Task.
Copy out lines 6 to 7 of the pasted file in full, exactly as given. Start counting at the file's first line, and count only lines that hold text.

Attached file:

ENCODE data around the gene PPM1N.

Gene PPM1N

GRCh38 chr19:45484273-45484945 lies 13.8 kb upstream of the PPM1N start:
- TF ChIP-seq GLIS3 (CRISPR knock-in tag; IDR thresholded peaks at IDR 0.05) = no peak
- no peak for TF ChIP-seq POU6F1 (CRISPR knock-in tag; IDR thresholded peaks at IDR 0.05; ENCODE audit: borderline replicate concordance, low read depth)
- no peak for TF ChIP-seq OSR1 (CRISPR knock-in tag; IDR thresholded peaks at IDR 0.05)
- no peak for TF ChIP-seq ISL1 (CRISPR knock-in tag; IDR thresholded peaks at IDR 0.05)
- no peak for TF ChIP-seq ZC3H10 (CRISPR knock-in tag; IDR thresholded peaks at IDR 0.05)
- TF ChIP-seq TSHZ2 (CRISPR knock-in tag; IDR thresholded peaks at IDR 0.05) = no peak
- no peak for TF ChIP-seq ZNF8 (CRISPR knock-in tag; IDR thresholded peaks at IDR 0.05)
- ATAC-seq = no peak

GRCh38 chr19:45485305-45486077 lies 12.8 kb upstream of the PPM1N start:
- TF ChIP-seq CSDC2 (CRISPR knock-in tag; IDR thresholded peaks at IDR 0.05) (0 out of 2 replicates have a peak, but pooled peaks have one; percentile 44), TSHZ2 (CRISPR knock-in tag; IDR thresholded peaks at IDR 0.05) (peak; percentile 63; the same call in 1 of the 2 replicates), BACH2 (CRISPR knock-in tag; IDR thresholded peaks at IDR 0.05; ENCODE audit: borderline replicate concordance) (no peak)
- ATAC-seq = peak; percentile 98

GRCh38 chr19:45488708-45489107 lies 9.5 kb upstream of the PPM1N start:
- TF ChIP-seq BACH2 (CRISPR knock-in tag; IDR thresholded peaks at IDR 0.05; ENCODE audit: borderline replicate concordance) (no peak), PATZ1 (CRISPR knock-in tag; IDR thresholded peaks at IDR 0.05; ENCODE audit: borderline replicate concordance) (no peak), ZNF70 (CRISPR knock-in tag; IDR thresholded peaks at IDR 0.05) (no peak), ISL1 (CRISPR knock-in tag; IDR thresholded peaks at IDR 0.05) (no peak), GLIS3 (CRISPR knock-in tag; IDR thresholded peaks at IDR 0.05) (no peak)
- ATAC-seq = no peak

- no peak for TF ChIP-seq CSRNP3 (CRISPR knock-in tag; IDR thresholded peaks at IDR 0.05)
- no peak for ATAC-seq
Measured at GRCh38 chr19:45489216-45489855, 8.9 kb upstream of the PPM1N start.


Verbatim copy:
- no peak for TF ChIP-seq OSR1 (CRISPR knock-in tag; IDR thresholded peaks at IDR 0.05)
- no peak for TF ChIP-seq ISL1 (CRISPR knock-in tag; IDR thresholded peaks at IDR 0.05)